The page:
Plant Security : Prickly plants help to discourage burglars, vandals and even deer

<i> Moran is a San Diego free-lance writer</i>

Pretty plants can prove perplexing to would-be intruders.

Defensive gardening--using plants as sentries--is now popular among homeowners and others concerned about security.

Using plants to limit access is quite common these days. “And not just with homeowners, but with businesses and schools,” said Patrick Caughey, a principal with WYA, a San Diego landscape architecture firm that serves estates, schools, stores and businesses.

“It’s often a consideration. We basically have to design burglar-proof, vandal-proof, even student-proof landscapes. We do use a lot of tough, thorny plants” to combine “aesthetics, durability and control of access.”

“I’ve had many clients with security problems, specifically in Bel-Air,” agreed landscape architect Randy Garver, whose Santa Monica-based Creative Land Design firm is frequently asked to supplement existing electronic security systems with attractive but unfriendly plants.

In one case, entertainer Lionel Richie had installed an elaborate security system that was repeatedly set off by visiting deer.


“Deer would traipse through the yard and make the system light up like a pinball machine,” Garver said.

So, working in conjunction with Richie and his security people, Garver designed a landscape plan that coupled beauty with duty. Now, Richie’s estate is protected by state-of-the-art electronics--and thorny bougainvillea, blackberry and raspberry vines.

Wildlife appreciates the fruit. But no four-legged--or two-legged--mammal can appreciate the accompanying thorny vines. Each berry vine grows eight to 14 feet wide and mounds as high. “I pity the person who tries to get through it,” Garver said.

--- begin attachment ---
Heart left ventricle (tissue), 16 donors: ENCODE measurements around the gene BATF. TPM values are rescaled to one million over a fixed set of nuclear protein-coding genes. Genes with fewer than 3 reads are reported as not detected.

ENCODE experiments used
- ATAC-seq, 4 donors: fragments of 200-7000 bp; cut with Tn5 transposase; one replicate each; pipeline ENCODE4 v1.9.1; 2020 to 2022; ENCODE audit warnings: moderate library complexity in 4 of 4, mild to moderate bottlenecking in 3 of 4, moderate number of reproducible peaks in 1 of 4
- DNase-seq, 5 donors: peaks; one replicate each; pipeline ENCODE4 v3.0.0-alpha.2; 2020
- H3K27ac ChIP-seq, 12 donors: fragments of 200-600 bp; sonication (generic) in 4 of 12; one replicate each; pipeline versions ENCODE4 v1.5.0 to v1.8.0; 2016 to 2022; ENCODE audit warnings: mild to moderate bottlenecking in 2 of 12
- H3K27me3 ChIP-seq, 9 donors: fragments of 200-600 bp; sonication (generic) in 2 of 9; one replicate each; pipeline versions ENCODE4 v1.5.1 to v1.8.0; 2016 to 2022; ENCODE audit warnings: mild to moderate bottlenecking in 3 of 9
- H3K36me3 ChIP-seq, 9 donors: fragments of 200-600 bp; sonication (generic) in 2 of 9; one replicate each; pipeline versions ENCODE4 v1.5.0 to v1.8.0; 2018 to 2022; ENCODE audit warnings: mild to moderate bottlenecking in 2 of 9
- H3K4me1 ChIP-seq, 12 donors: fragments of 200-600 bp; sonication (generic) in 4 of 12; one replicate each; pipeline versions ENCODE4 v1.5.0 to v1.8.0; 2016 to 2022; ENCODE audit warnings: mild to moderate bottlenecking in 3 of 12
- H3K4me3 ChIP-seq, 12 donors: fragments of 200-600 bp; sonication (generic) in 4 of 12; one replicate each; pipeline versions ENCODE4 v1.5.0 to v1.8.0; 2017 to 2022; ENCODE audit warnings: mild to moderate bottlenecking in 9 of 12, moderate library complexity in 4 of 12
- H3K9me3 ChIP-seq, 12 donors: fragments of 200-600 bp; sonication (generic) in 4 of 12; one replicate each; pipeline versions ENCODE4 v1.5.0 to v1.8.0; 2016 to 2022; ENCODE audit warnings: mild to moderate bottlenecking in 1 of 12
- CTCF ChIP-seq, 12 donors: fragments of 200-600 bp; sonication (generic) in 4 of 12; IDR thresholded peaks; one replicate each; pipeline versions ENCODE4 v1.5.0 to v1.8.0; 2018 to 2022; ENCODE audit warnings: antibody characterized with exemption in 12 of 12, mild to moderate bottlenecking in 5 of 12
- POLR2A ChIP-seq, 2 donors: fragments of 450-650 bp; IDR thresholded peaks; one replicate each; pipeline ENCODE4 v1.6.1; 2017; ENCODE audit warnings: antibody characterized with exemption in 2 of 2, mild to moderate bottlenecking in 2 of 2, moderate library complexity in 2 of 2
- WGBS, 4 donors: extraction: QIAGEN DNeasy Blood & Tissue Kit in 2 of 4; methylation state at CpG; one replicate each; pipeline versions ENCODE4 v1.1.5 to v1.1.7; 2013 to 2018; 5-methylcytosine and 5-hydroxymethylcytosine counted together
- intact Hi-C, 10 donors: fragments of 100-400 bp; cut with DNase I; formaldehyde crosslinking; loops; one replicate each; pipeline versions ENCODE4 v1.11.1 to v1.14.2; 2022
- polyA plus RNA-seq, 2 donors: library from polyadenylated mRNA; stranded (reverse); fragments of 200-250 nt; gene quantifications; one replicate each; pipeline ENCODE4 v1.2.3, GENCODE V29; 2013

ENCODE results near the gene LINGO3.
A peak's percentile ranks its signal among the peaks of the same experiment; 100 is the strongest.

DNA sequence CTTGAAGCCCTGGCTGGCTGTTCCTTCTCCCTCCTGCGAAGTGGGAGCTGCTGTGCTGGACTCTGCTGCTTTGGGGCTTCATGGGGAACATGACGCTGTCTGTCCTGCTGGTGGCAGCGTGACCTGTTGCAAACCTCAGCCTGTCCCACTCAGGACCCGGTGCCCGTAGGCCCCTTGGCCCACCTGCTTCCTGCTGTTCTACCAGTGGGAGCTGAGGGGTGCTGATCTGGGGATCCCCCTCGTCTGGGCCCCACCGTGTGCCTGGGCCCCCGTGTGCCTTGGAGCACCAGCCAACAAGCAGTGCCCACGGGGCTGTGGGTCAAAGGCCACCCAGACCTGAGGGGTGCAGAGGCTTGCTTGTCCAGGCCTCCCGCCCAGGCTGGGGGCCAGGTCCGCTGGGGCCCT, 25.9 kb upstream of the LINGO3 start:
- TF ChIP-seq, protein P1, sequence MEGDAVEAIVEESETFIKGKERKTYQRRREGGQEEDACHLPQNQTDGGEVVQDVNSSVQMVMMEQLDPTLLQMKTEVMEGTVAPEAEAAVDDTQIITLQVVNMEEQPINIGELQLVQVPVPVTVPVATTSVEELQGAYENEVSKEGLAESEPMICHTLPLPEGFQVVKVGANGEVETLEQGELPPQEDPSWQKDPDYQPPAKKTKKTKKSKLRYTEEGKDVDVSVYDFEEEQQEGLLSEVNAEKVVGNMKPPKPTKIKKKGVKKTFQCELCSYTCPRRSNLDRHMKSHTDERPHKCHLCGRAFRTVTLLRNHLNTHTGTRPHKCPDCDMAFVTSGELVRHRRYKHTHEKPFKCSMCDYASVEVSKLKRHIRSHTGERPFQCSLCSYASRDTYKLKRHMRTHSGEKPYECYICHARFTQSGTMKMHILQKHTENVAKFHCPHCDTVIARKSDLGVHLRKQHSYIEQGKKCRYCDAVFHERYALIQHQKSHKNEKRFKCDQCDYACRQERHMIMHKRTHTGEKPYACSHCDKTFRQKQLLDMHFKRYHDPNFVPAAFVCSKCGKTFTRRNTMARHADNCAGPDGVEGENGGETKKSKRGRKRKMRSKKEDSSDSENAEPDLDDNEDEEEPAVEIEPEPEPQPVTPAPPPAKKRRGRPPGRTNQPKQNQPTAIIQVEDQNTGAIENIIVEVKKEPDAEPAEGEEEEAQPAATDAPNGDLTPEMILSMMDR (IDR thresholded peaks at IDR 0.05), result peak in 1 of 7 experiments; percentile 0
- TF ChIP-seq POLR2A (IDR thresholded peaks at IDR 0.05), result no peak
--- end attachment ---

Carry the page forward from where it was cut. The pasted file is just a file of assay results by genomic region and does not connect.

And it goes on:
Years earlier, Garver planted berry vines around an old mansion he purchased with friends. The impressive old home was located in what was then a transitional neighborhood.

“The berry vines kept anyone from breaking in,” he recalled. And it was far more attractive and humane than the razor barbed wire put in by the previous homeowners. Local kids liked to pick the berries.”

Nature has equipped plants with many kinds of defenses. Some plants have sticky, sharp-edged or pungent leaves, while others protect themselves with thorns or irritating substances. One prime example is poison oak.

But many beautiful, tamer plants can send the same “Keep Away” message.

Garver has planted thorny roses around sections of his own home. “It’s spectacular right now,” he said. “Far better looking than barbed wire.”

Pyracantha--appropriately nicknamed “firethorn"--is a commonly suggested plant for defensive gardening. It is favored by birds for its bright red fruit.

Carissa, including the natal plum, is another frequently utilized, generally hardy evergreen shrub. Various types feature edible fruits, aromatic flowers and sizable thorns.

Still another very popular and thorny choice is bougainvillea, a beautiful vine with soft green foliage. Its decorative bracts come in brilliant hues of red, orange, gold, purple or pink, depending on the variety selected. It is most often seen draped over fences or trellises but can be majestic cascading down hillsides.